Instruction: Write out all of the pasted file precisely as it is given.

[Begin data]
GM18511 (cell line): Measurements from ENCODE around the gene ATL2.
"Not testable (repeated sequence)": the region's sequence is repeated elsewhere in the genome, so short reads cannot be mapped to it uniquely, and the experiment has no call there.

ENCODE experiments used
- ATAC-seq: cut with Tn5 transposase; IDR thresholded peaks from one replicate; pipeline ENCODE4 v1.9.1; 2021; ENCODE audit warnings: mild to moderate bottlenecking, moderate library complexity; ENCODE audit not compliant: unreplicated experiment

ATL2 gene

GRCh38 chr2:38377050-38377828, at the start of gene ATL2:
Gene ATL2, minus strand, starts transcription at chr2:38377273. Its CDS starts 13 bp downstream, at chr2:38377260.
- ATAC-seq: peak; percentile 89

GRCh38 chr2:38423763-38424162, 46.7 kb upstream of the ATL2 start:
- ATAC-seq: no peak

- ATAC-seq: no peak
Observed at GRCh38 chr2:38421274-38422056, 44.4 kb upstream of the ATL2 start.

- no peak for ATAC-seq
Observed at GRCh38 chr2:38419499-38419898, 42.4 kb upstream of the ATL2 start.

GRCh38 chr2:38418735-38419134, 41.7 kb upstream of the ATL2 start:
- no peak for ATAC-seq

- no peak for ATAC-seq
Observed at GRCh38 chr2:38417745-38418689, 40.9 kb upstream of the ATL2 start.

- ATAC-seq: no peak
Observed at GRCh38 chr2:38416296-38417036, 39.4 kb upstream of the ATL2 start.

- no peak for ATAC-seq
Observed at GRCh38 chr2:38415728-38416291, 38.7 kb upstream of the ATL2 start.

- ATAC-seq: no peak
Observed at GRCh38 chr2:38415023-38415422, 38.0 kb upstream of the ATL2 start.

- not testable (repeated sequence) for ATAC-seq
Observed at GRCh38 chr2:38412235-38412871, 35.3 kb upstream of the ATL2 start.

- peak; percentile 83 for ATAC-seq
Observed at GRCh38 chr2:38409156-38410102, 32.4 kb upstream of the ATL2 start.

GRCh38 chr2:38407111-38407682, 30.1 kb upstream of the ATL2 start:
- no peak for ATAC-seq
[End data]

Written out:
GM18511 (cell line): Measurements from ENCODE around the gene ATL2.
"Not testable (repeated sequence)": the region's sequence is repeated elsewhere in the genome, so short reads cannot be mapped to it uniquely, and the experiment has no call there.

ENCODE experiments used
- ATAC-seq: cut with Tn5 transposase; IDR thresholded peaks from one replicate; pipeline ENCODE4 v1.9.1; 2021; ENCODE audit warnings: mild to moderate bottlenecking, moderate library complexity; ENCODE audit not compliant: unreplicated experiment

ATL2 gene

GRCh38 chr2:38377050-38377828, at the start of gene ATL2:
Gene ATL2, minus strand, starts transcription at chr2:38377273. Its CDS starts 13 bp downstream, at chr2:38377260.
- ATAC-seq: peak; percentile 89

GRCh38 chr2:38423763-38424162, 46.7 kb upstream of the ATL2 start:
- ATAC-seq: no peak

- ATAC-seq: no peak
Observed at GRCh38 chr2:38421274-38422056, 44.4 kb upstream of the ATL2 start.

- no peak for ATAC-seq
Observed at GRCh38 chr2:38419499-38419898, 42.4 kb upstream of the ATL2 start.

GRCh38 chr2:38418735-38419134, 41.7 kb upstream of the ATL2 start:
- no peak for ATAC-seq

- no peak for ATAC-seq
Observed at GRCh38 chr2:38417745-38418689, 40.9 kb upstream of the ATL2 start.

- ATAC-seq: no peak
Observed at GRCh38 chr2:38416296-38417036, 39.4 kb upstream of the ATL2 start.

- no peak for ATAC-seq
Observed at GRCh38 chr2:38415728-38416291, 38.7 kb upstream of the ATL2 start.

- ATAC-seq: no peak
Observed at GRCh38 chr2:38415023-38415422, 38.0 kb upstream of the ATL2 start.

- not testable (repeated sequence) for ATAC-seq
Observed at GRCh38 chr2:38412235-38412871, 35.3 kb upstream of the ATL2 start.

- peak; percentile 83 for ATAC-seq
Observed at GRCh38 chr2:38409156-38410102, 32.4 kb upstream of the ATL2 start.

GRCh38 chr2:38407111-38407682, 30.1 kb upstream of the ATL2 start:
- no peak for ATAC-seq